Just this August, the parties in the case announced that they had reached an impasse. In response, Senate President Andy Biggs and Speaker of the House David Gowan announced a proposal to place additional money into classrooms across the state. The Legislature’s proposal uses four revenue streams that would infuse as much as $5 billion in new money over the next 10 years by raiding the First Things First program, and using increased earnings from the state trust land – if there are any.
At the time of the proposal, Arizona State Rep. Mark Finchem questioned the lack of clarity. He stated:
“I remain concerned that there does not appear to be a clear plan on what the funds will be spent on, what the objective [what we’re solving for], what the measurement for successes is? Far too often government throws money at what they think is a problem, without a clear definition of what the problem is, what will solve it, and how we know we have solved. I still have not seen a clear definition of what we’re solving for, and until I know specifically what the money will be spent on I can’t support this.”
If for example we’re working to solve for increasing teacher pay to improve recruitment and retention of good to great teachers, then I know what the objective is. I would need to see very tight controls that ensure the money makes it to teacher pay, if that is the objective. Then of course I would want to know what the measure of success is? I’m not willing to just send money to school districts that have already proven that they cannot or will not hold the line, or reduce administrative costs.”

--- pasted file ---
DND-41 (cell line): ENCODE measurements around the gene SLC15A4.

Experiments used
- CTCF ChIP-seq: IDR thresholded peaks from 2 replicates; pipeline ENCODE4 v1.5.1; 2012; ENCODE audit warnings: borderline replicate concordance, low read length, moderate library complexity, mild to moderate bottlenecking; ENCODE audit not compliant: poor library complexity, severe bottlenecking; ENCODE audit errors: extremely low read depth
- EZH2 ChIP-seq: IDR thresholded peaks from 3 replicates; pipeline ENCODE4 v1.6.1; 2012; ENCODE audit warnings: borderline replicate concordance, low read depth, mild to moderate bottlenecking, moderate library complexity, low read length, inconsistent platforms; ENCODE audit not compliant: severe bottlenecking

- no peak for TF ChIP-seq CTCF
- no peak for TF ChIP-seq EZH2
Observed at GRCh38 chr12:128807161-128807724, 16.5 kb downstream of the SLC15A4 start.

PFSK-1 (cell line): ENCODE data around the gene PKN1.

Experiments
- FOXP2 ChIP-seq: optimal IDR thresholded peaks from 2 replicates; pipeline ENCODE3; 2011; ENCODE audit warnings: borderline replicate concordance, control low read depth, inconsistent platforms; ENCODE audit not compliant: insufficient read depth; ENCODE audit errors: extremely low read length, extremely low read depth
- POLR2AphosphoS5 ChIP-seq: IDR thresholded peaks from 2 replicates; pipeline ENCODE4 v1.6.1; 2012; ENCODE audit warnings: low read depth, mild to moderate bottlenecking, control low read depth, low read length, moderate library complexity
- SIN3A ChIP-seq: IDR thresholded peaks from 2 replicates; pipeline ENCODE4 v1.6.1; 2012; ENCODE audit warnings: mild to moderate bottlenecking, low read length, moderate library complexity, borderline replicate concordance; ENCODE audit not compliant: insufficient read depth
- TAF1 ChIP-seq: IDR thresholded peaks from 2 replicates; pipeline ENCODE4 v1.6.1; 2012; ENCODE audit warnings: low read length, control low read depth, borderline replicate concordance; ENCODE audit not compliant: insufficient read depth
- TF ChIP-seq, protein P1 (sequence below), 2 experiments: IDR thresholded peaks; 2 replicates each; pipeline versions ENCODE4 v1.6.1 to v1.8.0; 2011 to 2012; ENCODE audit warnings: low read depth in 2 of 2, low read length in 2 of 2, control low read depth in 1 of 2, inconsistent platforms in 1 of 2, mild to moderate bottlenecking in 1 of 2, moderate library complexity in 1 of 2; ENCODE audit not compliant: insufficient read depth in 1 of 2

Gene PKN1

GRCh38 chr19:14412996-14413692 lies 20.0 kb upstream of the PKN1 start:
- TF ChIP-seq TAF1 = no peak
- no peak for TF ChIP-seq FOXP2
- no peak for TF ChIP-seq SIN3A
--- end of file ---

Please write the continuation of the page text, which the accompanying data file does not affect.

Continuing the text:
In light of the Auditor General’s finding, many would agree with Finchem.
Douglas’ spokesman Charles Tack wrote in an email dated September 11, “I know we did some specific research into reduced classroom sizes and a teacher’s direct impact on student achievement and both were promising. Since the funding plan is designed to help recruit and retain more good teachers by creating new positions and raising salaries, the Superintendent believes it can have a positive impact statewide.”
Clearly there is consensus as to the solution; small classrooms filled with highly effective teachers. The questions that remain are; 1) how do we reduce administrative costs, and 2) how do we increase funding without breaking the bank?
In light of the limited federal funding we receive, Arizona State Rep. Bob Thorpe’s suggestion that we tax federal lands in the Arizona rather than receive Payment In Lieu of Taxes (PILT) monies, and use that money to fund our schools makes sense – or we can raise taxes on ourselves once again – or increase the money we take from the Trust. We need to put personal politics aside, and put every solution on the table, and everyone at the table should be willing to consider all options using agreed upon data.